UK government unveils new rules to protect telecoms networks against cyberattacks

From October, firms will be required to protect networks from the threat of cyberattack, with Ofcom able to issue fines for non-compliance of up to 10 percent of turnover

Posted 31 August 2022 by Christine Horton

The UK government has announced tougher security rules for broadband and mobile companies to better protect UK networks from potential cyberattacks.

Currently, telecoms providers are responsible for setting their own security standards in their networks. However, the government’s Telecoms Supply Chain Review found providers often have little incentive to adopt the best security practices.

The Telecommunications (Security) Act became law in November last year and puts stronger legal duties on public telecoms providers to defend their networks from cyber threats which could cause network failure or the theft of sensitive data. 

The new regulations and code of practice, developed with the National Cyber Security Centre (NCSC) and Ofcom, set out specific actions for UK public telecoms providers to adhere to the Act. The goal is to improve the UK’s cyber resilience by embedding good security practices in providers’ investments and the day-to-day running of their networks and services.

Providers will be subject to the new rules from October. Ofcom will oversee, monitor and enforce the new legal duties and have the power to carry out inspections of telecoms firms’ premises and systems to ensure they’re meeting their obligations.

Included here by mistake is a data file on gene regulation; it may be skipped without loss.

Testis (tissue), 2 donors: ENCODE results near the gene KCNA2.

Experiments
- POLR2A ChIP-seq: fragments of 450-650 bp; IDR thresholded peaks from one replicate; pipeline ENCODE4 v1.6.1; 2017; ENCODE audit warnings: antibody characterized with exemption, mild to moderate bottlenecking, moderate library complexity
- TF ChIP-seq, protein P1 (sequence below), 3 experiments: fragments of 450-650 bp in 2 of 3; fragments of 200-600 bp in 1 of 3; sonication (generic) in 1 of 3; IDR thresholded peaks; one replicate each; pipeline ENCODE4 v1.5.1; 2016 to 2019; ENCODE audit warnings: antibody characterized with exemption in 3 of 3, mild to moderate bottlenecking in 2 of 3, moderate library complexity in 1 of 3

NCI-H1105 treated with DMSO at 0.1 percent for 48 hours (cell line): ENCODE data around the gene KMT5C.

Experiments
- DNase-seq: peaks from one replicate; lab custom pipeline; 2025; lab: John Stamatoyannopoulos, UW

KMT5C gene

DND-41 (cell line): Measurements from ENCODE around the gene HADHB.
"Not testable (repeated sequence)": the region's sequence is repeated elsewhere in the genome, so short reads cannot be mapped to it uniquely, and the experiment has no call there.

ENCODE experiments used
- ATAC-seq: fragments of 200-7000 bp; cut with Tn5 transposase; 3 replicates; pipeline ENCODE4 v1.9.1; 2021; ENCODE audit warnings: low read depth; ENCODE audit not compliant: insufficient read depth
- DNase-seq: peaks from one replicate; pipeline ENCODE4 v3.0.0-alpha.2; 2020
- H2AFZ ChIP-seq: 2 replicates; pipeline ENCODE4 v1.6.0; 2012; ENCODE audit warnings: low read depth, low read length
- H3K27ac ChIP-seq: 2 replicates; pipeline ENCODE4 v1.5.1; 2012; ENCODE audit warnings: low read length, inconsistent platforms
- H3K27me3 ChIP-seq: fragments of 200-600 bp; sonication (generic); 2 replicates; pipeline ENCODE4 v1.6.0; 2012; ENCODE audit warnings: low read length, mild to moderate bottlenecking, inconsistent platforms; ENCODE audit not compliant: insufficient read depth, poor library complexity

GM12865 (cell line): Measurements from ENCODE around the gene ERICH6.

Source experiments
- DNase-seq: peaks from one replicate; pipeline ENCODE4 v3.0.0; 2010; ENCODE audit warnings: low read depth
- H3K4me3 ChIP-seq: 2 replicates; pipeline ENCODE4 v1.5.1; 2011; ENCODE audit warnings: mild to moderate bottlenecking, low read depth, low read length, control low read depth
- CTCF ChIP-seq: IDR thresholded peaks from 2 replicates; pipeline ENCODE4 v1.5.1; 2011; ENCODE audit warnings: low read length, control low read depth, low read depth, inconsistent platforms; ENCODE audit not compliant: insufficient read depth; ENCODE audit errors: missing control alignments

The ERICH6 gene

If companies fail to meet their duties, the regulator will be able to issue fines of up to 10 percent of turnover or, in the case of a continuing contravention, £100,000 per day.

Protecting and securing networks

The regulations are to make sure providers protect data processed by their networks and services and secure the critical functions which allow them to be operated and managed.

Telecoms providers will be required to also protect software and equipment which monitor and analyse their networks and services and have a deep understanding of their security risks and be able to identify when anomalous activity is taking place with regular reporting to internal boards.

They must also take account of supply chain risks, and understand and control who has the ability to access and make changes to the operation of their networks and services to enhance security.

 “We know how damaging cyberattacks on critical infrastructure can be, and our broadband and mobile networks are central to our way of life,” said Digital Infrastructure Minister Matt Warman.

“We are ramping up protections for these vital networks by introducing one of the world’s toughest telecoms security regimes which secure our communications against current and future threats.”

The regulations will be laid as secondary legislation in Parliament shortly, alongside a draft code of practice providing guidance on how providers can comply with them. 

Enforcing the new rules

Ofcom will use its new powers to ensure providers are following the guidance within the code of practice. This includes:

  • Identifying and assessing the risk to any ‘edge’ equipment that is directly exposed to potential attackers. This includes radio masts and internet equipment supplied to customers such as Wi-Fi routers and modems which act as entry points to the network
  • Keeping tight control of who can make network-wide changes
  • Protecting against certain malicious signalling coming into the network which could cause outages
  • Having a good understanding of risks facing their networks; and
  • Making sure business processes are supporting security (e.g. proper board accountability).

Providers will be expected to have achieved these outcomes by March 2024. The code of practice will set out further timeframes for completion of other measures. The code will be updated periodically to ensure it keeps pace with any evolving cyber threats.